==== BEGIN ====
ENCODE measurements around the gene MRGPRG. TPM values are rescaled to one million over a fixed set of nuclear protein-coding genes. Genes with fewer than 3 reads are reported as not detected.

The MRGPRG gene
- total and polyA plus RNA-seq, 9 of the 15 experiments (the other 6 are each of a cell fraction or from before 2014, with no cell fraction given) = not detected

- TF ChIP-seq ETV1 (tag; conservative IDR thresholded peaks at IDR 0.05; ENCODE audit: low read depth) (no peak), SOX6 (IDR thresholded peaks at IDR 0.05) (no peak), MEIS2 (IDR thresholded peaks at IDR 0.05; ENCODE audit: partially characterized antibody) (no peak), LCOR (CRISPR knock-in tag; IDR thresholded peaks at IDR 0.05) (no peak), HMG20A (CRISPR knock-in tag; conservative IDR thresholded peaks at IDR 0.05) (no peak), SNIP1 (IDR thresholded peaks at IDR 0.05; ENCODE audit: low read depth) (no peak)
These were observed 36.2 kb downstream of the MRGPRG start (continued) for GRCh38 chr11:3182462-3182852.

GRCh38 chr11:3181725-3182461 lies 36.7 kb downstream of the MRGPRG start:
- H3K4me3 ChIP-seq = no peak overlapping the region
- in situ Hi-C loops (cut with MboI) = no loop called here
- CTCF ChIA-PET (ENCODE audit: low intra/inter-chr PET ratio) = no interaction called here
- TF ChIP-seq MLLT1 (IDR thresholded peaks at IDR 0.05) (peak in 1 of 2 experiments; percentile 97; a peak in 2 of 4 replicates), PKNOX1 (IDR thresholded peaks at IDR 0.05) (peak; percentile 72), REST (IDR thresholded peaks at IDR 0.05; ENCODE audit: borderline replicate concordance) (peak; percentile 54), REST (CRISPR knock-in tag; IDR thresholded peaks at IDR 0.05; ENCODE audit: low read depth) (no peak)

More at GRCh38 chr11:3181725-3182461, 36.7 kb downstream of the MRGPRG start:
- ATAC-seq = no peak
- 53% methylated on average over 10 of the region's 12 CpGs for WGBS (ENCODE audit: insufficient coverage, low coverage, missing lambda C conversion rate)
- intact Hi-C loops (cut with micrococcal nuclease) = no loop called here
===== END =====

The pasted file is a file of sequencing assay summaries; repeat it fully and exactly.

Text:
ENCODE measurements around the gene MRGPRG. TPM values are rescaled to one million over a fixed set of nuclear protein-coding genes. Genes with fewer than 3 reads are reported as not detected.

The MRGPRG gene
- total and polyA plus RNA-seq, 9 of the 15 experiments (the other 6 are each of a cell fraction or from before 2014, with no cell fraction given) = not detected

- TF ChIP-seq ETV1 (tag; conservative IDR thresholded peaks at IDR 0.05; ENCODE audit: low read depth) (no peak), SOX6 (IDR thresholded peaks at IDR 0.05) (no peak), MEIS2 (IDR thresholded peaks at IDR 0.05; ENCODE audit: partially characterized antibody) (no peak), LCOR (CRISPR knock-in tag; IDR thresholded peaks at IDR 0.05) (no peak), HMG20A (CRISPR knock-in tag; conservative IDR thresholded peaks at IDR 0.05) (no peak), SNIP1 (IDR thresholded peaks at IDR 0.05; ENCODE audit: low read depth) (no peak)
These were observed 36.2 kb downstream of the MRGPRG start (continued) for GRCh38 chr11:3182462-3182852.

GRCh38 chr11:3181725-3182461 lies 36.7 kb downstream of the MRGPRG start:
- H3K4me3 ChIP-seq = no peak overlapping the region
- in situ Hi-C loops (cut with MboI) = no loop called here
- CTCF ChIA-PET (ENCODE audit: low intra/inter-chr PET ratio) = no interaction called here
- TF ChIP-seq MLLT1 (IDR thresholded peaks at IDR 0.05) (peak in 1 of 2 experiments; percentile 97; a peak in 2 of 4 replicates), PKNOX1 (IDR thresholded peaks at IDR 0.05) (peak; percentile 72), REST (IDR thresholded peaks at IDR 0.05; ENCODE audit: borderline replicate concordance) (peak; percentile 54), REST (CRISPR knock-in tag; IDR thresholded peaks at IDR 0.05; ENCODE audit: low read depth) (no peak)

More at GRCh38 chr11:3181725-3182461, 36.7 kb downstream of the MRGPRG start:
- ATAC-seq = no peak
- 53% methylated on average over 10 of the region's 12 CpGs for WGBS (ENCODE audit: insufficient coverage, low coverage, missing lambda C conversion rate)
- intact Hi-C loops (cut with micrococcal nuclease) = no loop called here